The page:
An excellent cheat sheet to catch you up on what happened in the first book
Close your eyes and imagine the basso sound of voiceover icon Don LaFontaine intoning, “In a world gone mad…” and that is pretty much where Bird Box b...moreClose your eyes and imagine the basso sound of voiceover icon Don LaFontaine intoning, “In a world gone mad…” and that is pretty much where Bird Box begins. Open your eyes and go mad. Kill others, yourself. Can you keep from peeking? For how long? In Josh Malerman’s post-apocalyptic, eye-opening scare-scape, something happened. An invasion? Some natural phenomenon? No one is really certain. But what has become clear is that anyone who steps outside with their eyes open goes insane, not just gibbering or confused, but violently and destructively, homicidally mad.
In the near-future today of the story, Malorie is a young mother, with two small children in her charge. She has been training them for over four years, to hear, with a sensitivity and acuity more usually associated with flying mammals. They embark on a river journey to what she hopes is a safe haven, twenty miles away, blindfolded. Any noise could be someone, or something following them. She must rely on the skill she has rigorously drilled into the boy and girl every day to help guide them, and alert them to danger. And we must wonder if the destination she aims for will offer relief or some version of Mistah Kurtz.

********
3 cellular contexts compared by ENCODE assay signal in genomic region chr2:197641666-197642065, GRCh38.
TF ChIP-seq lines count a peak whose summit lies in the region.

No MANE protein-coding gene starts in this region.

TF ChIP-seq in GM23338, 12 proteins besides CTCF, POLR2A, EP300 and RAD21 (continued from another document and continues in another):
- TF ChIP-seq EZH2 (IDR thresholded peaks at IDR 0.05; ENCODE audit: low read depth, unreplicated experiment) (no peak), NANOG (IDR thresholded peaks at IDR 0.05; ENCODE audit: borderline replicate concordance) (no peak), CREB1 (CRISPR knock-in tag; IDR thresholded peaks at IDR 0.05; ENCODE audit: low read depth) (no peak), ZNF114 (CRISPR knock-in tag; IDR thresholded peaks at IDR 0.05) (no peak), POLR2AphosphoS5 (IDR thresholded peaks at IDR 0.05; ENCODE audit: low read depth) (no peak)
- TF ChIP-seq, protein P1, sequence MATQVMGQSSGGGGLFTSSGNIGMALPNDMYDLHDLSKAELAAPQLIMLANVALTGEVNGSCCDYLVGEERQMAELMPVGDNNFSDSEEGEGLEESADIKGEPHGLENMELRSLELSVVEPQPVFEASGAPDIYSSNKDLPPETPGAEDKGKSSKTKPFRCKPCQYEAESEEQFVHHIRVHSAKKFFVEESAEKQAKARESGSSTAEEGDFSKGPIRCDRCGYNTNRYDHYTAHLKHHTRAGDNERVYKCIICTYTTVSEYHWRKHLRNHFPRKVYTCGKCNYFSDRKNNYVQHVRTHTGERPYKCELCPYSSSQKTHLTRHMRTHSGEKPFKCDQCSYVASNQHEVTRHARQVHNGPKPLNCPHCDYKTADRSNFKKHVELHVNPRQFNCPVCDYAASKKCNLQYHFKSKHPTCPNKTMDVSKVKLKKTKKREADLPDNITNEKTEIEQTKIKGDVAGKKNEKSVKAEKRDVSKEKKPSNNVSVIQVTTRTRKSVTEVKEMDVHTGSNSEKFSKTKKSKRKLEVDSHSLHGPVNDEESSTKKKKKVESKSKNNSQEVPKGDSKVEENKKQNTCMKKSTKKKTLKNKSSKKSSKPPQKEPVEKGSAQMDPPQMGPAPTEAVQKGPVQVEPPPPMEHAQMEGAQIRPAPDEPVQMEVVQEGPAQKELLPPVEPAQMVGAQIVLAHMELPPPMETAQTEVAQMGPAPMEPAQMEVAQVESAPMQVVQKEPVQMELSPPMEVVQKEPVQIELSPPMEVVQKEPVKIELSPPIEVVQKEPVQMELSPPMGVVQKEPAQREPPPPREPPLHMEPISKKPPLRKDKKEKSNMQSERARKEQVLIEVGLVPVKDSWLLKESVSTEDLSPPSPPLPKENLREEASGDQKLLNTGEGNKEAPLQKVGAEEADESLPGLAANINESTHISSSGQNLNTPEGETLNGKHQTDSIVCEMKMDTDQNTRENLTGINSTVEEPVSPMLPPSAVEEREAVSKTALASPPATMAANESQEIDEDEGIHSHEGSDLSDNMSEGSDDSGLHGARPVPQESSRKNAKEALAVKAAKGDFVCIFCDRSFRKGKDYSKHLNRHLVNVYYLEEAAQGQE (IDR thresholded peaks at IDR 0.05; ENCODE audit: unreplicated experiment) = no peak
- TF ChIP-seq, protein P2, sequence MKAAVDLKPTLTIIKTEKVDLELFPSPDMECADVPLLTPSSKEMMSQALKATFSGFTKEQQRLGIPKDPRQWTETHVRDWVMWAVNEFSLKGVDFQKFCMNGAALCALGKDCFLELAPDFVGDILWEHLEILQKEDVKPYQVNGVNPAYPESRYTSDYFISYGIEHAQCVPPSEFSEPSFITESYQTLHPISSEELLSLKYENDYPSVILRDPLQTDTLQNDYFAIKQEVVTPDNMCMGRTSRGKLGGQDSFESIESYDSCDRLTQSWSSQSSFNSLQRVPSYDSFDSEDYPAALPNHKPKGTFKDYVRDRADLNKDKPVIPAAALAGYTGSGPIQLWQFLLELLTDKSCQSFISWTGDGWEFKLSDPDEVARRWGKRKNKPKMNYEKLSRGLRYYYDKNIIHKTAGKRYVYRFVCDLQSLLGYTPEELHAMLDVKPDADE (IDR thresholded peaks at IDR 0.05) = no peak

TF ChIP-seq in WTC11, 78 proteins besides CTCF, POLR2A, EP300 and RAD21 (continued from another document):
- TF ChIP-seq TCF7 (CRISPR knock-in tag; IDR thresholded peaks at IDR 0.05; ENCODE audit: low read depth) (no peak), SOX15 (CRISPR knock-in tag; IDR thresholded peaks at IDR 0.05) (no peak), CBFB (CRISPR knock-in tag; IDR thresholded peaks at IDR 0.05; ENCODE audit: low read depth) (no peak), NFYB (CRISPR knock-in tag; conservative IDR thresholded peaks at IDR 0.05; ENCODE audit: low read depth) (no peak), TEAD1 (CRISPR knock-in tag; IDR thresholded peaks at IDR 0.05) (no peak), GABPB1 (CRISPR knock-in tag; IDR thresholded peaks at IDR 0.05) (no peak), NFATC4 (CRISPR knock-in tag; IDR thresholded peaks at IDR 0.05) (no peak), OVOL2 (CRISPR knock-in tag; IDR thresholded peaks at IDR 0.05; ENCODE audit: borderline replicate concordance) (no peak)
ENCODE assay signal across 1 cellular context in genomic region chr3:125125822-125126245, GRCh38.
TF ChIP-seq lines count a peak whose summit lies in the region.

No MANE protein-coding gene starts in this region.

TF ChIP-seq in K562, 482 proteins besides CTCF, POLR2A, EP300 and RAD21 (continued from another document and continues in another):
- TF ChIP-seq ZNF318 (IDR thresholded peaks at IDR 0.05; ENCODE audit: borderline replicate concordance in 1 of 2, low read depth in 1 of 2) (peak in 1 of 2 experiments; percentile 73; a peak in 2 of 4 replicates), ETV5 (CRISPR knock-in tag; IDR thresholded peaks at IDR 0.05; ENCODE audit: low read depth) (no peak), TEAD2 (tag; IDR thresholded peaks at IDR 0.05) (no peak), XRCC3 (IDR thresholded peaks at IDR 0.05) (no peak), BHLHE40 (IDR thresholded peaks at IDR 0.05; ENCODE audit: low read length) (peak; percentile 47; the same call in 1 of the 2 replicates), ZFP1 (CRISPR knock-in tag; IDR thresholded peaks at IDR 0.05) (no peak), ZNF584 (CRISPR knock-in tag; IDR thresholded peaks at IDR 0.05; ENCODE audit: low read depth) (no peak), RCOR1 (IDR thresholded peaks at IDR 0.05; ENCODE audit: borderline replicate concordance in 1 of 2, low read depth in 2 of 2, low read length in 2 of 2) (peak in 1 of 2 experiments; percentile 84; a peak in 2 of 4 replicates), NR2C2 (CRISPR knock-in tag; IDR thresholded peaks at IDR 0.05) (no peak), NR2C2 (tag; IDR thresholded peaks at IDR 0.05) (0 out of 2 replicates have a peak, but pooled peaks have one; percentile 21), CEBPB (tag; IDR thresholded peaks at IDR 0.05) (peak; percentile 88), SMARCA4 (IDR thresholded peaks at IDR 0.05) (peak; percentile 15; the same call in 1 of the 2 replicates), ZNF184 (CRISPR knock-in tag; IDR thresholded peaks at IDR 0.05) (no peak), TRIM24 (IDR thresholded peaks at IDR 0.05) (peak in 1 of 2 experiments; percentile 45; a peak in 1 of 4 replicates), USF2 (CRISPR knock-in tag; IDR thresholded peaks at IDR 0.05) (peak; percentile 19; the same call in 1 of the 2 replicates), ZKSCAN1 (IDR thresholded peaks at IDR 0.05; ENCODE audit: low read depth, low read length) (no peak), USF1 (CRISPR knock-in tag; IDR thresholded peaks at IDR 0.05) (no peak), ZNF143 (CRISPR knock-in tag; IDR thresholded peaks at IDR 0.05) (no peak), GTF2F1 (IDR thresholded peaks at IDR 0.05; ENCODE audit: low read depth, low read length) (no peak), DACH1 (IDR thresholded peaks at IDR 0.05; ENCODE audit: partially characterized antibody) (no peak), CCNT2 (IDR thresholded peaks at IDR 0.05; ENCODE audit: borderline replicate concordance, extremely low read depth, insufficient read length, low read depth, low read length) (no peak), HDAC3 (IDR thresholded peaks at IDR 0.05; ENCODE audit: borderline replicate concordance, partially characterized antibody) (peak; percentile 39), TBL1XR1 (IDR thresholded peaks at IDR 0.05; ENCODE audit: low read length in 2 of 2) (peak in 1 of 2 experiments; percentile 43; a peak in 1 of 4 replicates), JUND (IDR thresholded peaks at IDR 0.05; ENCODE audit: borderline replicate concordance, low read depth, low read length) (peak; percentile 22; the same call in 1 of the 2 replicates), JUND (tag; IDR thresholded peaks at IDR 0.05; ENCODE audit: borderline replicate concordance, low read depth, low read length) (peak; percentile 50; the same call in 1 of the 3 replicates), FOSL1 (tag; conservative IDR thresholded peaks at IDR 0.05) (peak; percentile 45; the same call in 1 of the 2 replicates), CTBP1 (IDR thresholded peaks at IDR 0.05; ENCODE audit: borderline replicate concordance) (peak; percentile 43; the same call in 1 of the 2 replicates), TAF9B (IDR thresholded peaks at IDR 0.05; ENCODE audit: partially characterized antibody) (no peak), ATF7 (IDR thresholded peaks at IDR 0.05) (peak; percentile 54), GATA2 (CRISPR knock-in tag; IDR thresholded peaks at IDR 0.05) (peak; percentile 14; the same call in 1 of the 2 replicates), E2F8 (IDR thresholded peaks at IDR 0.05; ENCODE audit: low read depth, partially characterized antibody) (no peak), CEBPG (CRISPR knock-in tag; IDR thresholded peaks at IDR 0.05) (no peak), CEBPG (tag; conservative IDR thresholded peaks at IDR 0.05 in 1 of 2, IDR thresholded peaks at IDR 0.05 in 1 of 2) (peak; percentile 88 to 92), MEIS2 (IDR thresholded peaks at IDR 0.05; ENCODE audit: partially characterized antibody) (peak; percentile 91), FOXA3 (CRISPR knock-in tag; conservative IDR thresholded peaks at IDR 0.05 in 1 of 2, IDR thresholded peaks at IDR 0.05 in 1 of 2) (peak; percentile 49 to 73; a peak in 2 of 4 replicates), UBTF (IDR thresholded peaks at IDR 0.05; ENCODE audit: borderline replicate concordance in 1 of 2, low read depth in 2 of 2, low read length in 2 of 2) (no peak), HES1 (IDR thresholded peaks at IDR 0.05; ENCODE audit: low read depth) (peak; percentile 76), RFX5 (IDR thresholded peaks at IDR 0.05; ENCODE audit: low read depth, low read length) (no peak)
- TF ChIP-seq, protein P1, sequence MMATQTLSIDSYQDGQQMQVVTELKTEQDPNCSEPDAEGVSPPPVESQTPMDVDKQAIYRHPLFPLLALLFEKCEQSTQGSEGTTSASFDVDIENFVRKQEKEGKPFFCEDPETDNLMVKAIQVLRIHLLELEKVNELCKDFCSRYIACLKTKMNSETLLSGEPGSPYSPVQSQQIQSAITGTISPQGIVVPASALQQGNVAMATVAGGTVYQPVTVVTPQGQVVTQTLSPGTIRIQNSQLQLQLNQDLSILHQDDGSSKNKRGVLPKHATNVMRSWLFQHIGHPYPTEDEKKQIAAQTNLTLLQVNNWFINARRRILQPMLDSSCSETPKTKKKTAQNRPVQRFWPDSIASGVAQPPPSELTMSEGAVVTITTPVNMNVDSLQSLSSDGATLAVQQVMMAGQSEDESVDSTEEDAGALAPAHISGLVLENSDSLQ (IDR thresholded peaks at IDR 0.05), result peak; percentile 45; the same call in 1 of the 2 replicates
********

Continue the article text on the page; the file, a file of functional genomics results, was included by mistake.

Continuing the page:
Chapters alternate, mostly, between the river journey and Malorie’s back story. We follow her from when The Problem began, seeing death and destruction in first a few isolated locations, then spreading everywhere, seeing loved ones succumb, then finding a place to live, a refuge, with others, and watch as they cope, or fail.
In horror stories, it helps to have an appealing hero. I am sure most of us have seen our share of splatter films in which the demise of each obnoxious teen is met with cheers rather than with dismay. The other sort is of the Wait until Dark variety, in which our heart goes out to the Audrey Hepburn character beset by dark forces. Bird Box is the latter type. Malorie is a very sympathetic character, an everywoman trying her best under ridiculous circumstances, more the Nancy Thompson (Heather Langenkamp) of Nightmare On Elm Street or the Laurie Strode (Jamie Lee Curtis) of Halloween, than the Ripley (Sigourney Weaver) of Alien, but Malorie does what she must to survive and to prepare with patience and diligence to sally forth against the unknown.